Last year I began and ended my first year at my current school. Summer has come and gone. I’m about to begin a new year, and it is impossible to know what it will bring. I think back on my teaching last year and the relationships I formed with students and the ways I grew as a person and a teacher. I think about the things I did and what I would like to do differently. I wonder about the students who will be walking into my classroom next week and the yearlong journey we will embark on. I think of all of the students I’ve encountered in my three years of teaching. I can’t help but selfishly hope I cross their minds every once in awhile (for good reasons, not because they saw someone trip and it reminded them of that one time I fell on my face while teaching). I think about the hard days I got through and the lessons I learned.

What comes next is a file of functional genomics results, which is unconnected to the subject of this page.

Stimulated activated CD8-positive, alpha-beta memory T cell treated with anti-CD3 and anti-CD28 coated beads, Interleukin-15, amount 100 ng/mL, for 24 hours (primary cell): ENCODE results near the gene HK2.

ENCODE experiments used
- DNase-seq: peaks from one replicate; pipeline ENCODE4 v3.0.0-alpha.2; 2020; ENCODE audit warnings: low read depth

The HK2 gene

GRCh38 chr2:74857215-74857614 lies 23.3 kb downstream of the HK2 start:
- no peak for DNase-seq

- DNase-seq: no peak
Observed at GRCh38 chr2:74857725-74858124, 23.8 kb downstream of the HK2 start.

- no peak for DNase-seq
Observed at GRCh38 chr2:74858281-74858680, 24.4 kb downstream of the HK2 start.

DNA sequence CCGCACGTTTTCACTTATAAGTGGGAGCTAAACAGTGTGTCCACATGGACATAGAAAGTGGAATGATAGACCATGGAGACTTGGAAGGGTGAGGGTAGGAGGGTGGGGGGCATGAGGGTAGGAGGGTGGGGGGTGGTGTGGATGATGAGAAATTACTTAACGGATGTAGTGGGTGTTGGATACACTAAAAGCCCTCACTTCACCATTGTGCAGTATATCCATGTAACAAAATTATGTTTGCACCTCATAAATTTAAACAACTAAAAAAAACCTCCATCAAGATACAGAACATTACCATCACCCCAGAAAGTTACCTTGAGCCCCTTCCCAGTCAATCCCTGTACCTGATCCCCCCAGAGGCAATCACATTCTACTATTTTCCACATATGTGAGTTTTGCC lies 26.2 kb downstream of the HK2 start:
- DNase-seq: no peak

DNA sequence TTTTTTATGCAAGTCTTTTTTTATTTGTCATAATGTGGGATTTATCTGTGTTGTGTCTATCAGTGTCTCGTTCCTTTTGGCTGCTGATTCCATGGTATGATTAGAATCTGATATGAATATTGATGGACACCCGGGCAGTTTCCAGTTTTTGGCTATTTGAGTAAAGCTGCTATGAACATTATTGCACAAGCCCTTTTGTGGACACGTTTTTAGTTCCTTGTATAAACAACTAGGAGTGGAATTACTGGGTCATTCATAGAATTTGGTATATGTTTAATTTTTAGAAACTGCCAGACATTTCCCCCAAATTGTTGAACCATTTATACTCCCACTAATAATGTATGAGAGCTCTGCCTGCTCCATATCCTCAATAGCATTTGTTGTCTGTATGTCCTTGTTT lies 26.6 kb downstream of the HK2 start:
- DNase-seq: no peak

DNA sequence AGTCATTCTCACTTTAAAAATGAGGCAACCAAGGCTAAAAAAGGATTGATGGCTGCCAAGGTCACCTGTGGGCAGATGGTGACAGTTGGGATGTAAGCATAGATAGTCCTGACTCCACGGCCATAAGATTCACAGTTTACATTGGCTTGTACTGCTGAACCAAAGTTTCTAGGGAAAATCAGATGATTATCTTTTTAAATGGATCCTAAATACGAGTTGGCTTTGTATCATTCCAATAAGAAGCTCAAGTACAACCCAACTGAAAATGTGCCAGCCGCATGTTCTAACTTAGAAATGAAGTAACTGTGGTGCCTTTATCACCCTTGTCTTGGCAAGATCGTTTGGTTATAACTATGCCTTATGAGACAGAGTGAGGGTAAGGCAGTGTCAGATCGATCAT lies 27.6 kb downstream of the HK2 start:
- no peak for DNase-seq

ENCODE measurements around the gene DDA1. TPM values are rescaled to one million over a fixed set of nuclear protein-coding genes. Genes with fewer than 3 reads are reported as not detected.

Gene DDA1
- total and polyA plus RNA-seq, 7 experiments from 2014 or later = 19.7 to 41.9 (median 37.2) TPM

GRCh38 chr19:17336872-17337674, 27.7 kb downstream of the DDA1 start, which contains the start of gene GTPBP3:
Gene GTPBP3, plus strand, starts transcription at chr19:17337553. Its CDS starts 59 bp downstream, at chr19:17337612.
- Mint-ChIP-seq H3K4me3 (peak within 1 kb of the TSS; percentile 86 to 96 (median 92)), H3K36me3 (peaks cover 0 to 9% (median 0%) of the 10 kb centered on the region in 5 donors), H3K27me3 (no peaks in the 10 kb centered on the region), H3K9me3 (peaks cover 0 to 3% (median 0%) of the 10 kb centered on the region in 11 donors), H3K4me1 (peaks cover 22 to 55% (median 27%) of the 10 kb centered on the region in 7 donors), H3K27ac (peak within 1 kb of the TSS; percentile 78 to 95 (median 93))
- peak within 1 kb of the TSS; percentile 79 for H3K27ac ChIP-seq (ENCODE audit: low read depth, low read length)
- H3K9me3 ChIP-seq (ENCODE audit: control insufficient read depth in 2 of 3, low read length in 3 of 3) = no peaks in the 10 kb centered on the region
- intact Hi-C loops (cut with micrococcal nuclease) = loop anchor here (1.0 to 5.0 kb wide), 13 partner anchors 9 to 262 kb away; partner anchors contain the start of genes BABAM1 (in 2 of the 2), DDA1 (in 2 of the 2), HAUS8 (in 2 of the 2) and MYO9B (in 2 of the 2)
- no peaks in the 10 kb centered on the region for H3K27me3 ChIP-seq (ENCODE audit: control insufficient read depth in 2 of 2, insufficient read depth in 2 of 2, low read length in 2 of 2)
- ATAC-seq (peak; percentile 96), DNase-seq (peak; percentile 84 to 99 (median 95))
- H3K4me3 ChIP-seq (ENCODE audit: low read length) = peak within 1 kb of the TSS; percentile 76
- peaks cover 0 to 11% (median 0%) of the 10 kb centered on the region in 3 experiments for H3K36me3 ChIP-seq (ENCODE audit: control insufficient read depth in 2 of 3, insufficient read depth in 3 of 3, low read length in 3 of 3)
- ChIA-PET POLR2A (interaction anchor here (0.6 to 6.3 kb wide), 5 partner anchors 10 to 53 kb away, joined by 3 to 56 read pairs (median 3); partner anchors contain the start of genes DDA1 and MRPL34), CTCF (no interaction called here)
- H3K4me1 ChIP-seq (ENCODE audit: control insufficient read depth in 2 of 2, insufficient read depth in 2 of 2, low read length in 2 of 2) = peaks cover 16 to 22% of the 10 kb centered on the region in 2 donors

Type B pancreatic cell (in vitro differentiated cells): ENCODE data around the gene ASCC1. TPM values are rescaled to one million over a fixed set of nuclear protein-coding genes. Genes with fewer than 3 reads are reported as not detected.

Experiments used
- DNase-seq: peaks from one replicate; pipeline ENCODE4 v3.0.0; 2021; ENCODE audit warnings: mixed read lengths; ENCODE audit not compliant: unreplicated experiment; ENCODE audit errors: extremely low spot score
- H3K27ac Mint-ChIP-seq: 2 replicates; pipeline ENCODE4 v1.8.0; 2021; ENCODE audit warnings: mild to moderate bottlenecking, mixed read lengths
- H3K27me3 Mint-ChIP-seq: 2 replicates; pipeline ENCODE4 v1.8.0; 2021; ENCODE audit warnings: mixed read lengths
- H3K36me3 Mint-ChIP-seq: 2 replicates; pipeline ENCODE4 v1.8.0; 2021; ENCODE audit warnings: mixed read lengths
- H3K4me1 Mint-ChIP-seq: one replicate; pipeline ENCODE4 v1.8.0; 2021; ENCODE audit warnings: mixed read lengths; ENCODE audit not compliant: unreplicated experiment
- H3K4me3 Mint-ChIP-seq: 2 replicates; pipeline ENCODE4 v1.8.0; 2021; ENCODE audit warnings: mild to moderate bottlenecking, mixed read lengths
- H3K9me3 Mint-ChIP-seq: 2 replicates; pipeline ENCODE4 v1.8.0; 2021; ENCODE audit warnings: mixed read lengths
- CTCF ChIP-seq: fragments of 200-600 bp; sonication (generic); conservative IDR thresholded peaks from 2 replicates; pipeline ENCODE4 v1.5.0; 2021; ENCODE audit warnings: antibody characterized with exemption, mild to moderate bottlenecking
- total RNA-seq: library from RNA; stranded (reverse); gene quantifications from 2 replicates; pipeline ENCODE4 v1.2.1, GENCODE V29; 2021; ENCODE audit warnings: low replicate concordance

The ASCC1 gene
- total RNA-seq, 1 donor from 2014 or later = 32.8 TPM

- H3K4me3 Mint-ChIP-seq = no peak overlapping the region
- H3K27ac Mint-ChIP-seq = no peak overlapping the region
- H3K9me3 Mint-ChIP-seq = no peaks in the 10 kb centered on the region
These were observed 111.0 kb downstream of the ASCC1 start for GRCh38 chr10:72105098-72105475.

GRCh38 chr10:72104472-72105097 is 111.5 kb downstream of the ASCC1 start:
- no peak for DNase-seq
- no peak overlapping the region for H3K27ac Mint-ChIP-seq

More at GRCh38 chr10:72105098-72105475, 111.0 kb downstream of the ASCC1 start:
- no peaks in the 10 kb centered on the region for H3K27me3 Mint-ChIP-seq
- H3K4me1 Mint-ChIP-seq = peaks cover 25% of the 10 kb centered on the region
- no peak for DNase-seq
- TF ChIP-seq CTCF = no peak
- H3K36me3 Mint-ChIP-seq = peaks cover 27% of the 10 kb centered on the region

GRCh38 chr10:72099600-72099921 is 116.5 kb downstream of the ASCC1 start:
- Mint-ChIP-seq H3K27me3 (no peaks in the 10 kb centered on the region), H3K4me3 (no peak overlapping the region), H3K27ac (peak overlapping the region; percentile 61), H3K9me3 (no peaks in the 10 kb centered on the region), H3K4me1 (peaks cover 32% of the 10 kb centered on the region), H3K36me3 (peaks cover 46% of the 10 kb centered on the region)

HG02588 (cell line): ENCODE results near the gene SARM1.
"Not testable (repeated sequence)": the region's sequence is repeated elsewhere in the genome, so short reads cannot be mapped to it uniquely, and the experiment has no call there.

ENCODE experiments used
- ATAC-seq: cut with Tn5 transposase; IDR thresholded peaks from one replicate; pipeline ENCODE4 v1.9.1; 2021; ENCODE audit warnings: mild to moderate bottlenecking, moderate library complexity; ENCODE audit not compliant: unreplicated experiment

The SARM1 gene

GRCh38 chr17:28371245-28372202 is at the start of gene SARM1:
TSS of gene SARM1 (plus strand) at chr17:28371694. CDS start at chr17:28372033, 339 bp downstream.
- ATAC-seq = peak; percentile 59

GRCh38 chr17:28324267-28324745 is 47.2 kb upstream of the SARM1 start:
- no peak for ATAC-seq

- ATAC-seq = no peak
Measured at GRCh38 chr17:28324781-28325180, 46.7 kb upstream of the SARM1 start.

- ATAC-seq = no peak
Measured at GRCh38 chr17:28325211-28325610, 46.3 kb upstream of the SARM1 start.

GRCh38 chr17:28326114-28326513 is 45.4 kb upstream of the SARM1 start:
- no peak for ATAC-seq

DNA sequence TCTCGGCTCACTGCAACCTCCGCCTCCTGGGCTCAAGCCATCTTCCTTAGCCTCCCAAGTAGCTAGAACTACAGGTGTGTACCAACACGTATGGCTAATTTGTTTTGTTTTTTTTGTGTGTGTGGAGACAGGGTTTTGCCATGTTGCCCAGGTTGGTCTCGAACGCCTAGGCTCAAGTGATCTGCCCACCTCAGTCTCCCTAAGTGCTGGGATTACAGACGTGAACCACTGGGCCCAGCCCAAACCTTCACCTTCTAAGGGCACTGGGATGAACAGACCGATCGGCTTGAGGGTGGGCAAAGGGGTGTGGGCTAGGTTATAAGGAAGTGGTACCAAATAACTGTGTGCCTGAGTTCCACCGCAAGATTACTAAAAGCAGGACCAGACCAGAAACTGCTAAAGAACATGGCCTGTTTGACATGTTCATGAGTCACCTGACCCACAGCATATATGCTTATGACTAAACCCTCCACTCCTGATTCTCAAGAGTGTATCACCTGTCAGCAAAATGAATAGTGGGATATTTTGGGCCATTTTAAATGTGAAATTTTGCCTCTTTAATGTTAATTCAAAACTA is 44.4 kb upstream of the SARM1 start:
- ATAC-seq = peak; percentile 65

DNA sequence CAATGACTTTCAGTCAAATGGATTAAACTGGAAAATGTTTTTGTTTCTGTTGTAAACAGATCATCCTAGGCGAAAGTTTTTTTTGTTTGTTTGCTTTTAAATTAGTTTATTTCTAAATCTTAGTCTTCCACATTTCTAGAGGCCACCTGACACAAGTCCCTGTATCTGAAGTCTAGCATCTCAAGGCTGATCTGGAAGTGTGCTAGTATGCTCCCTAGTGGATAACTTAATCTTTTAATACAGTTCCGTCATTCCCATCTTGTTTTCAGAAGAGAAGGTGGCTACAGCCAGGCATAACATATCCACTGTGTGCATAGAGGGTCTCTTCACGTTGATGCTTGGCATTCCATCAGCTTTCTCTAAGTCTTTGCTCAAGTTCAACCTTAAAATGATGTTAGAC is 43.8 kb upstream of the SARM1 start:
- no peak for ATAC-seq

One thing I really value as a teacher is the fact I get two new years. I’m more likely to make a “resolution” at the beginning of a new school year than I am on January 1. An activity I like to do with my advisory students is goal setting. I make them set goals for specific classes, the school year, their high school career, and beyond. As I’ve been reflecting and preparing for a new beginning, I’ve started to think about the goals I would like to set for this year. There will be more to come, but I have a few so far. Professionally, I want to be better at handing out the darn chapter outlines that I always forget about until a student inevitably asks for it the last week of the chapter. Personally, I want to work on immersing myself into my (now not so) new community and making friends. The introvert in me finds it really easy to not seek out socialization and often turns down social invitations. However, I think it is possible to honor the introvert in me while still building relationships in a new city. I have to remind myself that my current wonderful friendships started as strangers and took time and energy to blossom. The only action plan I have for this so far is to make the foreign language department at my school be my friends, mainly because they seem cultured and worldly and I have to believe they have delicious snacks at their gatherings.